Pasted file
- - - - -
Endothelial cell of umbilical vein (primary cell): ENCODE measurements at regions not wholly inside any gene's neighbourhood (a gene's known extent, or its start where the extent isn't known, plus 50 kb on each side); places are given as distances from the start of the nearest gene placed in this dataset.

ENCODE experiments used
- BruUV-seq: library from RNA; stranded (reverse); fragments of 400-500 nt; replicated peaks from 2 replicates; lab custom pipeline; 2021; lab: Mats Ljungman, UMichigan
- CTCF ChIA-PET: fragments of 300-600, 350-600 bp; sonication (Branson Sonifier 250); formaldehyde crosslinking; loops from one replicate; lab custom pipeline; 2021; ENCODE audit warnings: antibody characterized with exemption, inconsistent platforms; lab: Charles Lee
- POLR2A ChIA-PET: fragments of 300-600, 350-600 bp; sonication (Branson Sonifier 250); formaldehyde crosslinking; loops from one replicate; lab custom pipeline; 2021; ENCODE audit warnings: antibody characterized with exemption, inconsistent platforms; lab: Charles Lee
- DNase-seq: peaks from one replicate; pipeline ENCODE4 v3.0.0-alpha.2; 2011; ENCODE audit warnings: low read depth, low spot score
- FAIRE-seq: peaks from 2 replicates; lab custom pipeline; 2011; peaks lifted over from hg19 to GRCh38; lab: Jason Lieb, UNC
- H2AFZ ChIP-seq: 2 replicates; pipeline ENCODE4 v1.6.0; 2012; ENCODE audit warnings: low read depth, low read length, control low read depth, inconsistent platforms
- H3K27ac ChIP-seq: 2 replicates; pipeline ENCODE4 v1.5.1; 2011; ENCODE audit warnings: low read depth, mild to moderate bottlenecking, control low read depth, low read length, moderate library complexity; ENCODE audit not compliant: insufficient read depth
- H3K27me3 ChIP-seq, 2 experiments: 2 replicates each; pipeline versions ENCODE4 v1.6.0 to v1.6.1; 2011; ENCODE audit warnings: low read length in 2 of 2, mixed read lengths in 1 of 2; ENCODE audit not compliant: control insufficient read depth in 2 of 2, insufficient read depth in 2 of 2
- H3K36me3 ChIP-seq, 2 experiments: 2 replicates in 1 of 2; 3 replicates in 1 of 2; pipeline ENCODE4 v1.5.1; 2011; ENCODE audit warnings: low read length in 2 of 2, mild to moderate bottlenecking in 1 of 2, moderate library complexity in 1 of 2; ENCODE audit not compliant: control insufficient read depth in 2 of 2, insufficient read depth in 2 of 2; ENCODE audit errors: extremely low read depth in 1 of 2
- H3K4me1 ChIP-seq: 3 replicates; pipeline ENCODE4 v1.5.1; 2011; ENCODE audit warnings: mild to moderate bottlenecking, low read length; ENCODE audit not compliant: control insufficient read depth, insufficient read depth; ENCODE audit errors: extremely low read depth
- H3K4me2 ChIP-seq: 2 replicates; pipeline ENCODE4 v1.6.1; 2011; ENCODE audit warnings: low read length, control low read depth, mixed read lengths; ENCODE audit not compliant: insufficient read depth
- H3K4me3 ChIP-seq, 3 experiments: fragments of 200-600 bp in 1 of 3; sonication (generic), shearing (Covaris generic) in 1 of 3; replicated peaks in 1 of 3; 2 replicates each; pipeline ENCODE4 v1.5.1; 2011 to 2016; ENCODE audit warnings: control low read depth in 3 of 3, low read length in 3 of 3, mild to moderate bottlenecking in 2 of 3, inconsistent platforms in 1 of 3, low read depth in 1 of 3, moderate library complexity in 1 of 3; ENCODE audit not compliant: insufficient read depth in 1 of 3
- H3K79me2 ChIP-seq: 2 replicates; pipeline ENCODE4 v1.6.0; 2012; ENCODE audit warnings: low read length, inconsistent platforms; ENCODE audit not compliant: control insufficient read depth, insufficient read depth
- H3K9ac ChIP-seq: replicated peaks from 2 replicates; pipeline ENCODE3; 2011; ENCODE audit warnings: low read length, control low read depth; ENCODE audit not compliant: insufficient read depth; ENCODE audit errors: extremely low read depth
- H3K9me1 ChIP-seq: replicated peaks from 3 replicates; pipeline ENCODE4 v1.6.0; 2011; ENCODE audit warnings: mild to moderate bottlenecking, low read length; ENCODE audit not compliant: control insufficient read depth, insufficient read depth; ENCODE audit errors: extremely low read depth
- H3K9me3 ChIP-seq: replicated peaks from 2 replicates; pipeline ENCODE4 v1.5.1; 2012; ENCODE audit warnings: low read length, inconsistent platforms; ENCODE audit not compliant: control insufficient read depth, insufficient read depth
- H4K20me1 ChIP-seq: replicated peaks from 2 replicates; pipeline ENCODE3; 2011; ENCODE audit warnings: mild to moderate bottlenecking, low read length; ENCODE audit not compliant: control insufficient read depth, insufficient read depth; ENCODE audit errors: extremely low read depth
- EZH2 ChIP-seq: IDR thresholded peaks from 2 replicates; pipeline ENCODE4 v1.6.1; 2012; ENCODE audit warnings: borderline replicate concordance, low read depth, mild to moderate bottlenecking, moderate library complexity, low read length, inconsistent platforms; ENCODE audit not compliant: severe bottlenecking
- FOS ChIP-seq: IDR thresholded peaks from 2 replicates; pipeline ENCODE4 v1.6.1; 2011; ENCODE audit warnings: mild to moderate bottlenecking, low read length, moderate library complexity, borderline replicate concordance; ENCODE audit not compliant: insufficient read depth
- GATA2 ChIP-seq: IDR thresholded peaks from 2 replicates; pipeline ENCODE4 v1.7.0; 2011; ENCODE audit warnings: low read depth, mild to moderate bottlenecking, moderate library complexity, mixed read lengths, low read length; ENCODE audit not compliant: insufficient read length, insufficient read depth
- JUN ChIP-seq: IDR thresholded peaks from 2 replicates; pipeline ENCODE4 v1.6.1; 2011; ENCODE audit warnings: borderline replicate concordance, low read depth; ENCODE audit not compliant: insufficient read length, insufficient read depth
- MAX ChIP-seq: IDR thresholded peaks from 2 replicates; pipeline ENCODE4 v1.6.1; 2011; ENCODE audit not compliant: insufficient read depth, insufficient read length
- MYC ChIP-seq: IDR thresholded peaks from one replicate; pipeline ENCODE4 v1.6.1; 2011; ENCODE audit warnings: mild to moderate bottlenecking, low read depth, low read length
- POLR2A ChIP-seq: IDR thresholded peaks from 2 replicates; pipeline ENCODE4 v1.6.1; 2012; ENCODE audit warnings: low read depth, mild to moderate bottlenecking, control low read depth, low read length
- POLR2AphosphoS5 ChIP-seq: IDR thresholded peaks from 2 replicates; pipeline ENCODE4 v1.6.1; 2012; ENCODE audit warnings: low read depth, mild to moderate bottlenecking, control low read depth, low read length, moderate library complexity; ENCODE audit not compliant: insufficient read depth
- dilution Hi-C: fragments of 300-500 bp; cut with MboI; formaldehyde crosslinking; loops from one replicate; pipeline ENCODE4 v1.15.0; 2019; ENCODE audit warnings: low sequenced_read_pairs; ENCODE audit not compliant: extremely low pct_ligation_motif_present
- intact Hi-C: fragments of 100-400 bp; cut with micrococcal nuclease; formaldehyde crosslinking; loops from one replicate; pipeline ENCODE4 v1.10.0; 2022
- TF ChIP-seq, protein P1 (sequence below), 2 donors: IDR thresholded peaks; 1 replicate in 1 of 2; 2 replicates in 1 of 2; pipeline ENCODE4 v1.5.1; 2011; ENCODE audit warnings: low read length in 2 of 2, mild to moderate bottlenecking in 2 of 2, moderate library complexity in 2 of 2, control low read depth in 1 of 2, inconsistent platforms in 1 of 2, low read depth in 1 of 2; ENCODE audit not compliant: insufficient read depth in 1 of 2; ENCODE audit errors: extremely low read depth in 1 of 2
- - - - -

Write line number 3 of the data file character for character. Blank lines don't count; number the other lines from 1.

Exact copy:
- BruUV-seq: library from RNA; stranded (reverse); fragments of 400-500 nt; replicated peaks from 2 replicates; lab custom pipeline; 2021; lab: Mats Ljungman, UMichigan